There are more than 780,000 franchise establishments across the country in industries including children’s and senior services, clothing, food and beverage, construction, educational products, hotels, janitorial services, insurance, real estate, and transportation.
These small businesses support nearly nine million workers and $890 billion of economic output for the U.S. economy.
But more specifically, a significant number of small business franchises are owned by women and minorities. In fact:
Women and minorities own or co-own approximately 45 percent and 20 percent of the nation’s franchise businesses, respectively.
Asians own more than 10 percent and both African-Americans and Hispanics own roughly 5 percent of all franchised businesses.
These job creators have been speaking out for months about what small business ownership means to them, and what an expanded joint-employer standard would mean for their small businesses:
Jagruti Panwala, first generation American and hotel chain franchisee: “My family and I immigrated to the United States in 1988 in search of opportunities for education and entrepreneurship … I have worked too hard and overcome too many obstacles as an entrepreneur and as a first generation American, to sit idly by while bureaucrats and lawyers attempt to undermine my success and status as an employer – and as a business owner.”
Alex Salgueiro, Cuban immigrant and restaurant chain franchisee: “My experiences with the Burger King brand helped me recognize the opportunities available for lower and middle class Americans … My BK franchise has allowed me, and many other minorities like me, to attain the American Dream. Unfortunately, if the new joint employer standard, as proposed, is enacted, then it will destroy the ability for many middle class minority individuals like myself to be able to use franchising to attain the American Dream.”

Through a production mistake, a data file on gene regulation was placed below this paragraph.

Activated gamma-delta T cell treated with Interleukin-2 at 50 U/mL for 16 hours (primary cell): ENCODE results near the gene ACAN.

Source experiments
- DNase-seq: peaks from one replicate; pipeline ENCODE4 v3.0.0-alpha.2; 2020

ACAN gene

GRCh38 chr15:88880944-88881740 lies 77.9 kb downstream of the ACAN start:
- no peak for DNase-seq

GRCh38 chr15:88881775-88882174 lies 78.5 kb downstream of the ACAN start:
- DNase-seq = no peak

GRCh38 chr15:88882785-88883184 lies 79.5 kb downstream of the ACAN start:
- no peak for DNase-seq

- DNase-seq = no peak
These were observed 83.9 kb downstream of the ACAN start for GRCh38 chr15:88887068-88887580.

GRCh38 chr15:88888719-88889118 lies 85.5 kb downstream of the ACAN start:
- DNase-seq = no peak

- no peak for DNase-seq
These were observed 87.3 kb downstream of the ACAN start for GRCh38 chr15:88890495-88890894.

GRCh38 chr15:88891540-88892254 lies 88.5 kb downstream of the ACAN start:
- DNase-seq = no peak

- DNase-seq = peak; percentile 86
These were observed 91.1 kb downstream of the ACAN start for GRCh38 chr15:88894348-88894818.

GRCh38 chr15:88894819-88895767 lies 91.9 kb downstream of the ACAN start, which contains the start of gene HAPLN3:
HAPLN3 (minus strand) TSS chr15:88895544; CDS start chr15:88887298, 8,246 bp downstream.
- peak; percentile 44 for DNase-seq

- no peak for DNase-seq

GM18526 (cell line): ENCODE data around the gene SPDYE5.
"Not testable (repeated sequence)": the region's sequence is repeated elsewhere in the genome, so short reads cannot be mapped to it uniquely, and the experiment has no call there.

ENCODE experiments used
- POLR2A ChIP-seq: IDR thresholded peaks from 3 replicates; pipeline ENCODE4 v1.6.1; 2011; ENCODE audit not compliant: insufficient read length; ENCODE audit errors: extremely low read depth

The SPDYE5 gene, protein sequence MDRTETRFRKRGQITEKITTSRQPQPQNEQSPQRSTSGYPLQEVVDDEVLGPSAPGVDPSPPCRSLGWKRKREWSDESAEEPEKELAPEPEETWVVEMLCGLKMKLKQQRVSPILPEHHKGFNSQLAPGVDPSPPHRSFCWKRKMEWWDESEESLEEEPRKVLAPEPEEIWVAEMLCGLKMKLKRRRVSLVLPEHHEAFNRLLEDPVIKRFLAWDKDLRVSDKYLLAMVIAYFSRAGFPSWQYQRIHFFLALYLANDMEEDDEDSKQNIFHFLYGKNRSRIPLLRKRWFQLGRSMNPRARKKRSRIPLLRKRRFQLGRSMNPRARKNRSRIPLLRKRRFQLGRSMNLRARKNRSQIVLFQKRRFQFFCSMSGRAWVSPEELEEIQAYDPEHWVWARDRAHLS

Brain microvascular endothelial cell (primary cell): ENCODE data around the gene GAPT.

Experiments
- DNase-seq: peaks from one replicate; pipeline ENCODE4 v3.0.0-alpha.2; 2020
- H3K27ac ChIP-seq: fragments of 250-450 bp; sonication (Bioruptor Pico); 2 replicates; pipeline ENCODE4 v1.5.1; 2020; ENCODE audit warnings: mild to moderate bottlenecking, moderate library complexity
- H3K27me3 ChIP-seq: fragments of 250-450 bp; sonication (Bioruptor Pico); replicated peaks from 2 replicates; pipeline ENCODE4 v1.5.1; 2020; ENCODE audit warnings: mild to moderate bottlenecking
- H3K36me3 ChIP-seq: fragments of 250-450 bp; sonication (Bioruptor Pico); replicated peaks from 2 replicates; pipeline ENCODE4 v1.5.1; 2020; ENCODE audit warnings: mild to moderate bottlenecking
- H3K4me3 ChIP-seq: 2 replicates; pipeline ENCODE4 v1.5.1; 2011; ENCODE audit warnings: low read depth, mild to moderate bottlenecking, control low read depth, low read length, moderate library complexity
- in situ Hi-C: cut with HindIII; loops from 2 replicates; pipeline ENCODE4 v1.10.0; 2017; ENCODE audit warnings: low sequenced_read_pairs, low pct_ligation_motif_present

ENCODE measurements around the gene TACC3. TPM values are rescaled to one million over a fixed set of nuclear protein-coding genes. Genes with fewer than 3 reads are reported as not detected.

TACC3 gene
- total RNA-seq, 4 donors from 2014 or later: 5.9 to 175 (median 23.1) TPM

Mara Fortin, entrepreneur and bakery chain franchisee: “[The broadened definition of employer] creates another level of overhead and administrative costs. I wanted to own my own business and live out the American Dream. This will take away my ability to run my own business …”
Kal Patel, Indian immigrant and hotel chain franchisee: “I am proud to be a lifelong entrepreneur and job creator, and I am grateful for the opportunities my family and I have had to be small business owners … The franchise business model has been essential in creating entrepreneurship opportunities for hoteliers, thousands of whom are first and second generation Americans … Adding exceedingly onerous obstacles and financial burdens on me, while simultaneously wrestling my independence and control, creates a hostile climate for business and discourages me from participating in the industry, developing new properties, and creating jobs.”
For these men and women, the National Labor Relations Board is turning the dream of owning a small business into a nightmare. So long as it benefits Big Labor, the Obama NLRB doesn’t seem to care what barriers it builds to the American dream or who is hurt in the process.